Listeners respond to NPR Producer Tom Bullock's essay on the end of his Iraq assignment. He says when he arrived in 2003 it was safe to go get a haircut. Shops reminded him of the Andy Griffith Show. But a degree of hope evaporated before his departure after 21 tours in 2007.
Shrikanth Gopalakrishnan, who listens to Morning Edition on WBEZ in Chicago, says: "Kudos to Mister Bullock for combining the elements of good reporting while giving the listeners a glimpse into the personal world of the reporter."
But the commentary elicited this from Lynn Book of Winston-Salem, North Carolina: "The nostalgic bent to the whole piece was off-putting and offensive given the ridiculous assertion that there was a "Golden Era" in Iraq at the beginning of the U.S.-led invasion that was nothing but destructive. For Bullock to assume his glib stance after 21 assignments there is a mockery of the tragedy that is real and longstanding in Iraq."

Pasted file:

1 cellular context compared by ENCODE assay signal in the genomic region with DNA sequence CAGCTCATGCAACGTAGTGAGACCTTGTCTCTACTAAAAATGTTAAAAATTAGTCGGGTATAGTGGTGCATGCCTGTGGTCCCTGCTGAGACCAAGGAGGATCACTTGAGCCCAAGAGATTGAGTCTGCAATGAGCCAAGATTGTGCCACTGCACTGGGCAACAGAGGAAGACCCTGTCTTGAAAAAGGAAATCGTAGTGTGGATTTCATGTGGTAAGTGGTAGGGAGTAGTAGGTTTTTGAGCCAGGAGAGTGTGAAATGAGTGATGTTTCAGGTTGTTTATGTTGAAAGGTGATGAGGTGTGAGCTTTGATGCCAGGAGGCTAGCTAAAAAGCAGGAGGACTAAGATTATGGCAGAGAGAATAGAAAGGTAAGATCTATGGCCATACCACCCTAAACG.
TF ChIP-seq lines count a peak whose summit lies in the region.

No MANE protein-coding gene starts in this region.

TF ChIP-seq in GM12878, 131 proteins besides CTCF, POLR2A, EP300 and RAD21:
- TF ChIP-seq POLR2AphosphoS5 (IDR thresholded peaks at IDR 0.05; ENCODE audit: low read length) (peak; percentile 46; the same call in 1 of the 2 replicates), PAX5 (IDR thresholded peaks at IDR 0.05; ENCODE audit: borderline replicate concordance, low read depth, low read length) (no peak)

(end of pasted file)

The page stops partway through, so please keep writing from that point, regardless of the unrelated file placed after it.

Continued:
Another listener, Gabe Joseph of Seattle, called it the most meaningful commentary he's heard on Iraq: "A daily news report where you hear about a bombing just doesn't really fill in all the details for what's it like for people on the ground."
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